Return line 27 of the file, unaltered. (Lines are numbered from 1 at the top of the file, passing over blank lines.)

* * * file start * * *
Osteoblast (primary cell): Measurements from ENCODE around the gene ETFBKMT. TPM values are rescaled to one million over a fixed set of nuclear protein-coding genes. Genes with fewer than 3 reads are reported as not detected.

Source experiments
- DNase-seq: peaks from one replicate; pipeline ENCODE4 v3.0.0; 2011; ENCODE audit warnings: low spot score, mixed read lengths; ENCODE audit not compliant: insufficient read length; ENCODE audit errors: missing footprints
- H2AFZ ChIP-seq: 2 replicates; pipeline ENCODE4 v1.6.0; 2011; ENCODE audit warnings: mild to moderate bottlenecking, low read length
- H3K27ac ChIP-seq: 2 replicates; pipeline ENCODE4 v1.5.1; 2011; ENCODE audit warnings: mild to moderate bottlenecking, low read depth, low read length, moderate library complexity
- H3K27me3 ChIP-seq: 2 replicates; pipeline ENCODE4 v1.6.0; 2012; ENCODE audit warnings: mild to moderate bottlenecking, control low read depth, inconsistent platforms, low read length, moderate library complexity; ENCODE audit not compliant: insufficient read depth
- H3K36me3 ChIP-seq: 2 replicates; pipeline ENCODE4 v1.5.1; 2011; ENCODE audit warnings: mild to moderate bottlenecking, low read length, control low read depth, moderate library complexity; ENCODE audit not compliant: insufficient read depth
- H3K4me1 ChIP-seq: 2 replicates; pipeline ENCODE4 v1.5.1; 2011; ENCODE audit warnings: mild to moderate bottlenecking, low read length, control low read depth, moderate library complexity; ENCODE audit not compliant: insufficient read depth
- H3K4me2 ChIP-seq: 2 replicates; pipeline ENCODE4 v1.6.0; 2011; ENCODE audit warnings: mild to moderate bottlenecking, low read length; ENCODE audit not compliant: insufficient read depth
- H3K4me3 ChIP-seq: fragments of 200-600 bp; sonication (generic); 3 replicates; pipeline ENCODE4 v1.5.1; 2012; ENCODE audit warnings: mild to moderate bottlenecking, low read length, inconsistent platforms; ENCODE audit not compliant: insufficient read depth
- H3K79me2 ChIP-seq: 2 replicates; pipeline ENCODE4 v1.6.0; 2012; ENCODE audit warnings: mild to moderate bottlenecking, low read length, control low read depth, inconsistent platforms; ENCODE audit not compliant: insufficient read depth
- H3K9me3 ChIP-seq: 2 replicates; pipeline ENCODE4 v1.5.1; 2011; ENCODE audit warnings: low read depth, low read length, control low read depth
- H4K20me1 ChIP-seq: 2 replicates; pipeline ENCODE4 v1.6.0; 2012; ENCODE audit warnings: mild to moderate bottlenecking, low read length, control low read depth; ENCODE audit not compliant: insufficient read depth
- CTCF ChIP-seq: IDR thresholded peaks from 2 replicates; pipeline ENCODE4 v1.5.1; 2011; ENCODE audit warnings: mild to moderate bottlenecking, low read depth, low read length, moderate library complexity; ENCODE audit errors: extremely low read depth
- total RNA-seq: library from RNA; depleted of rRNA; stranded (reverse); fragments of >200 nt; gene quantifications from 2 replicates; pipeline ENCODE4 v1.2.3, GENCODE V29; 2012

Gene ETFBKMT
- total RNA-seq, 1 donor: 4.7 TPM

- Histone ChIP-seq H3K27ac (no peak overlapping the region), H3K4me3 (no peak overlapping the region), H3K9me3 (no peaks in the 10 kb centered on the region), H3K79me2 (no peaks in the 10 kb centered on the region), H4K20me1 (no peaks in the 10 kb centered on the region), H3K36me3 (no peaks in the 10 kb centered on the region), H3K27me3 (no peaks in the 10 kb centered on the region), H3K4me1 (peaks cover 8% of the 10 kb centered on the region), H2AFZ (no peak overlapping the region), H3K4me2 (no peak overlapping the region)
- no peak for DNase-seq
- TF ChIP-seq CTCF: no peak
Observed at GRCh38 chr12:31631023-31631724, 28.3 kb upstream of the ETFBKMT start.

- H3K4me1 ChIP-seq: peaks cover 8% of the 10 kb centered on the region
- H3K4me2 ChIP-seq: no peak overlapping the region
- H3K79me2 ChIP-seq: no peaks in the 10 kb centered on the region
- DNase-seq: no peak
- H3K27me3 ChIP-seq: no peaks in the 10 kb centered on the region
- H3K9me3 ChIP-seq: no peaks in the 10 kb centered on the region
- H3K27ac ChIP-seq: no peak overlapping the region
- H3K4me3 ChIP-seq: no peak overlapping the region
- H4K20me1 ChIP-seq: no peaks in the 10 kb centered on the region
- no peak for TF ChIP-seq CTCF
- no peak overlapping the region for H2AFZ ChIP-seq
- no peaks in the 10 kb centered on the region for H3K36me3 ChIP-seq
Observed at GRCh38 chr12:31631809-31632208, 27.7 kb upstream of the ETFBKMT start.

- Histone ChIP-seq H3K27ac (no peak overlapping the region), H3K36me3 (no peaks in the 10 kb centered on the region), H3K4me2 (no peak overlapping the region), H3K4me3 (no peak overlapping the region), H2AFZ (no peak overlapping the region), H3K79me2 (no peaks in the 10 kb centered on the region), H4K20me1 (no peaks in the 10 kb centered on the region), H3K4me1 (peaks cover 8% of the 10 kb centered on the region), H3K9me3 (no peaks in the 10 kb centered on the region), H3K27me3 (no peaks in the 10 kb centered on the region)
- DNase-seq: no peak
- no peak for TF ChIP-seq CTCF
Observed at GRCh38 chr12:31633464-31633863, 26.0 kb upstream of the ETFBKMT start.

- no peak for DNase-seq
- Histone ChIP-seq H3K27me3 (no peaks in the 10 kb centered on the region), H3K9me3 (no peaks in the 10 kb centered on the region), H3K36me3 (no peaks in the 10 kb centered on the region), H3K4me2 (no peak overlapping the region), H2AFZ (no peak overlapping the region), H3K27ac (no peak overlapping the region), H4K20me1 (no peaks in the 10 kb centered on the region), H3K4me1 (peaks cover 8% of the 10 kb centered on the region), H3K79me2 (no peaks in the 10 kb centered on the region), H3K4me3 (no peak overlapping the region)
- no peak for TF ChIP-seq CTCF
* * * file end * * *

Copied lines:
- H3K9me3 ChIP-seq: no peaks in the 10 kb centered on the region